Yeah. I mean, I had seen the script and so I knew what was there. But at the same time, even that early script I had no idea really the direction the show would go and how political and how social, and how, you know, almost allegorical it would become.
And I had no idea that the mainstream, and even sort of high brow press would really champion it as, you know, a groundbreaking and thought provoking television. That I did not know would happen.
I knew we’d make it, you know, a good show. But I had no idea that we would: A, win over the die hard fans. I thought that was probably impossible; and B, I had no idea it would really strike a nerve and, you know, be touted as the number one show on TV by the likes of Time Magazine.
That was all a revelation.
It really was, and very gratifying. And the whole ride has been desperately exciting since then. And Razor represents, in a way, a chance to go back to the miniseries and make another miniseries, which is basically how I view Razor – is sort of an alternative miniseries – a pilot.
Don’t you think it’s remarkable, by the way, that science fiction – a show like this can oftenbe more topical and more on top of what’s going on than a show set in contemporarytimes?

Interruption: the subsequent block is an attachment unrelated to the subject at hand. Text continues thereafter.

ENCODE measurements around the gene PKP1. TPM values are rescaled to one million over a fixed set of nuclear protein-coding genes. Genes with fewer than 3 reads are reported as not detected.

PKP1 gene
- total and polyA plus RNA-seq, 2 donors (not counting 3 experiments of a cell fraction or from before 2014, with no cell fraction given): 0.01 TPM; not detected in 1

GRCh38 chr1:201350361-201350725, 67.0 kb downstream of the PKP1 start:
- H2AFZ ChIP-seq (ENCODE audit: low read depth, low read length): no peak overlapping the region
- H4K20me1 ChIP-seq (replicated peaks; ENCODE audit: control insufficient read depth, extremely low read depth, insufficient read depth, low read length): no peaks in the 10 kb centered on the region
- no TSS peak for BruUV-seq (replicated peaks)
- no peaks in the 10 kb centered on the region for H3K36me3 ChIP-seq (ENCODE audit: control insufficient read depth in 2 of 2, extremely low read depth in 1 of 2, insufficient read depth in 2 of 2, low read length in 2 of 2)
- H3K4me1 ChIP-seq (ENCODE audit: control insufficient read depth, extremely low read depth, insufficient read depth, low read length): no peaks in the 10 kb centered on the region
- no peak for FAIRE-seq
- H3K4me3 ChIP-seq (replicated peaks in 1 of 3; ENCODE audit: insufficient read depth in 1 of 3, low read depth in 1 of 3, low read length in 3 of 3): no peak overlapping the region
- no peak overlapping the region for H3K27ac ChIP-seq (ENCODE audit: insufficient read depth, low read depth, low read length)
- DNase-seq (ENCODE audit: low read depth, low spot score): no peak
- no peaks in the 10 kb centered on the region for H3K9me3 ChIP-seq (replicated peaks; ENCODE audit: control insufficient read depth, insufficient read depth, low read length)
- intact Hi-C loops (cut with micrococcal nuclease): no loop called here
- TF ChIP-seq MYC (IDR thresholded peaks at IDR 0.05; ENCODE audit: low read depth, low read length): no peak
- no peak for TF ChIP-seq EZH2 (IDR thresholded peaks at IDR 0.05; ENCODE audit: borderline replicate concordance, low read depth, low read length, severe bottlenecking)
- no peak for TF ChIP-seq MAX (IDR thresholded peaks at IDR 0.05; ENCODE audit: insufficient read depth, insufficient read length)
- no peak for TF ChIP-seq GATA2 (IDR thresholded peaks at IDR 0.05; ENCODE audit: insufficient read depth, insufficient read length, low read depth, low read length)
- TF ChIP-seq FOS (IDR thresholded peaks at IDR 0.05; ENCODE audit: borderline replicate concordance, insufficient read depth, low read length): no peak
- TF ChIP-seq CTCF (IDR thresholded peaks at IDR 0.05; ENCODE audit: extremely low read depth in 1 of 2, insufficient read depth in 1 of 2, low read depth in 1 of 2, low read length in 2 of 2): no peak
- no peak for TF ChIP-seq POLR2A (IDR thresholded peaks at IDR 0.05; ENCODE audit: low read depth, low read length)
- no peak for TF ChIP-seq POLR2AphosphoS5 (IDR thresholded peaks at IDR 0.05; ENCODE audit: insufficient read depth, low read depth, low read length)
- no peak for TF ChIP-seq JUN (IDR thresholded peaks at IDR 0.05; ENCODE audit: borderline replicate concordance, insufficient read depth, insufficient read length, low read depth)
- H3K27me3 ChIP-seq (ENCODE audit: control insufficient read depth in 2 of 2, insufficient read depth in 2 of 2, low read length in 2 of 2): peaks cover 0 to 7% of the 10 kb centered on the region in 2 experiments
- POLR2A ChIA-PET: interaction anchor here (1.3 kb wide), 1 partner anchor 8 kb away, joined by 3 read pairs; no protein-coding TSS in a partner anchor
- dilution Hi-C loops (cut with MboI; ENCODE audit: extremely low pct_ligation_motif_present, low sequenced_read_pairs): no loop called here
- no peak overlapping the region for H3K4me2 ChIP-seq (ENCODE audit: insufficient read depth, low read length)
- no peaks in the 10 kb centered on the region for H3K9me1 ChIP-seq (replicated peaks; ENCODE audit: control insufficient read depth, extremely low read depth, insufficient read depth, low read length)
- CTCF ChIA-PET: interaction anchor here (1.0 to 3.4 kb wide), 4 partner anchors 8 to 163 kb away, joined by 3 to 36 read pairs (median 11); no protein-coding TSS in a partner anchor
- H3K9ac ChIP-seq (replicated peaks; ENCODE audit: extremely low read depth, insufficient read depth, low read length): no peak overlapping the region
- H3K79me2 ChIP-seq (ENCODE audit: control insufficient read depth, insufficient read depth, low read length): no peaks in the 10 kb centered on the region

I think it’s really gratifying that science fiction can do that and I think this is the first science fiction show on TV that’s really tried to do that for quite awhile. But that’s really, I would say, where science fiction comes from.
Science fiction has always been about the world in which we live and looking at the logical conclusions for the directions we’re headed in. I mean, that’s what, you know, H.G. Wells and Isaac Asimov, and George Orwell — and, you know, and the likes of the great science fiction writers. It’s what they’ve always been interested in
But maybe we lost sight of that post Star Wars and we got a bit too caught up in the surface of science fiction, in the – you know, the weird ass aliens and planets, and all this slightly juvenile side of it.
And I’m very grateful that, you know, Ron — from the very word go — he started his script with a sort of mission statement about what this show is going to be and he really wanted to ground it in the world in which we live.
And, you know, he and his writers — to their credit — really pushed it beyond what I even thought they were intending to do. And I know he raised a few eyebrows at the network and even with us, you know.